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The Product is King in Lateral Marketing

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What is Lateral Marketing?

According to Philip Kotler and Fernando Trias De Bes, "Lateral marketing is a work process which, when applied to existing products or services, produces innovative new products and services that cover needs, uses, situations, or targets not currently covered and, therefore, is a process that offers a high chance of creating new categories or markets" (97).

What Does the Lateral Marketer Focus On?

The executive trying to implement lateral marketing focuses principally on:
  • additional needs that can be satisfied by changing the existing product.



  • additional customers who can be reached by incorporating changes into the existing product.

  • additional values that can be offered to existing customers.

  • additional functions that the product may perform if it is changed.

  • features of competing products that target the same market segment.

  • new products that can be derived from the current product.

  • substitutes to beat a competing product.
How Does Lateral Marketing Differ from Conventional Marketing?

Lateral marketing diverges from conventional marketing by focusing primarily on an existing product instead of focusing primarily on the consumer. This happens because the process of creative thinking is based on induction and not on deduction.

How Does Lateral Marketing Work?

Lateral marketing begins with dividing the vertical marketing scheme into three main levels:
  • the market-definition level

  • the product-definition level

  • the level containing the rest of the marketing mix
Then marketers decide on a level at which to begin applying lateral-marketing techniques. If we choose the market-definition level, then our objective is to modify the market, and the market includes product utility, the consumer, and purchase situations. If we choose the product-definition level, we focus on product innovations. If we choose the level containing the rest of the marketing mix, we focus on how the product will be sold.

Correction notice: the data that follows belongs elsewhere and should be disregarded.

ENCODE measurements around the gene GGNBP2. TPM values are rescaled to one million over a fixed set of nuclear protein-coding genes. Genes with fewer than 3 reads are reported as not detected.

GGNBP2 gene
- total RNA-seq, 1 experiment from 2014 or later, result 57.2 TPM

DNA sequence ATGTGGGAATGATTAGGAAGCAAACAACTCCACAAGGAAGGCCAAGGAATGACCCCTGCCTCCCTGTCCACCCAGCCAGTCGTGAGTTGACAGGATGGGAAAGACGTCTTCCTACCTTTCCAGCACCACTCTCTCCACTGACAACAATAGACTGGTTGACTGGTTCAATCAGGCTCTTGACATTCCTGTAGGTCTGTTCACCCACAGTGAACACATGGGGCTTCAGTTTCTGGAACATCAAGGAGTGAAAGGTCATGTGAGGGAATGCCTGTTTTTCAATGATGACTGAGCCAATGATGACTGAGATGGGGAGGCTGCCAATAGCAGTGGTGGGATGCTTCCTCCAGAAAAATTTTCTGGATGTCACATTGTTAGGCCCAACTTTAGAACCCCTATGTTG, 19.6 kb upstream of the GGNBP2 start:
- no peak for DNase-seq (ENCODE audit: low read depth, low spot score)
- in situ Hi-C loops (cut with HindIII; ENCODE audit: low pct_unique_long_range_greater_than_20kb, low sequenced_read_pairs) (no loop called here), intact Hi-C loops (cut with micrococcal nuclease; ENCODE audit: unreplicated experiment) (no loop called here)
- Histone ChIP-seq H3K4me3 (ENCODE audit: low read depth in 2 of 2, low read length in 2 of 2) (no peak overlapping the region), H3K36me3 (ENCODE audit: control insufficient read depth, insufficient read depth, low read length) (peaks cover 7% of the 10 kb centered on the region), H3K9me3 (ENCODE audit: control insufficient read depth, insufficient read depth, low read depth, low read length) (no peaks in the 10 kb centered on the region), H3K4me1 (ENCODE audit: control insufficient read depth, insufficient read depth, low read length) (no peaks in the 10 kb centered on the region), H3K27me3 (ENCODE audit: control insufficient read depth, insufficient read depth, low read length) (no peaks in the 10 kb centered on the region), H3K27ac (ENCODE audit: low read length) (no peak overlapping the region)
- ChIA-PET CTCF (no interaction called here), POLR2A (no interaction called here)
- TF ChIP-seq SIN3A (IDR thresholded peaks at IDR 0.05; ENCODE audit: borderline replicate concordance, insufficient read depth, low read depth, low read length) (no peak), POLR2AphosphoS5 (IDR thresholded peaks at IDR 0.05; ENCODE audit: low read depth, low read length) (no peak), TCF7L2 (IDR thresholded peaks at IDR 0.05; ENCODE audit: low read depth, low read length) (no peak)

The process of lateral marketing consists of generating a lateral displacement in the elements of a selected level to create a gap, which, when bridged by creative output, provides innovative solutions.

The Three Steps of Lateral Marketing:
  1. selecting the element upon which to focus

  2. generating a lateral displacement of that element to build a gap

  3. building the logical connection to bridge the gap
An Example Illustrating the Process of Lateral Marketing:

Let's work at the product-definition level and use "cotton shirts" as a focus. A logical sequence progressing from the focus would be "cotton shirts need to be pressed," which recognizes a characteristic of the product.

A lateral displacement occurs when a logical sequence is broken by the introduction of an idea apparently inconsistent with the end reasonably expected. A possible lateral displacement of the logical sequence would be "cotton shirts never need to be pressed." In this case, there is a gap generated in the logical sequence between the focus ("cotton shirts") and its feature ("need to be pressed") by the introduction of "never."

Kotler and Trias De Bes write, "Innovations are a result of connecting two ideas which in principle had no apparent or immediate connection" (101).

If "cotton shirts" is the focus, "never need to be pressed" is a displacement of a characteristic of the focus. The gap between "cotton shirts" and "never need to be pressed" provides the creative stimulus. The creative stimulus urges the marketer to make the "movement" to change the material of the shirt and bridge the gap between the focus and the lateral displacement by connecting with a new concept: "wrinkle-free." Wrinkle-free "shirts never need to be pressed."

And that is how lateral marketing works. That is how great innovations like wrinkle-free shirts come into being. That is why the best in the business learn how to master lateral marketing.

Work Cited

Kotler, Philip, and Fernando Trias De Bes. Lateral Marketing: New Techniques for Finding Breakthrough Ideas. Hoboken, NJ: Wiley, 2003.
On the net:Lateral Marketing: New Techniques for Finding Breakthrough Ideas
www.amazon.com/Lateral-Marketing-Techniques-Finding-
Breakthrough/dp/0471455164


Lateral Marketing is Reaching a Fever Pitch
legalinsight.typepad.com/legal_insight/2007/03/lateral_marketi.html

Lateral Marketing & Small Business Growth
infopool.webverve.com/business/marketing/lateral-marketing-and-
small-business-growth.htm
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Popular tags:

 customers  produces  shirts  consumers  relief  innovations  techniques  Philip Kotler


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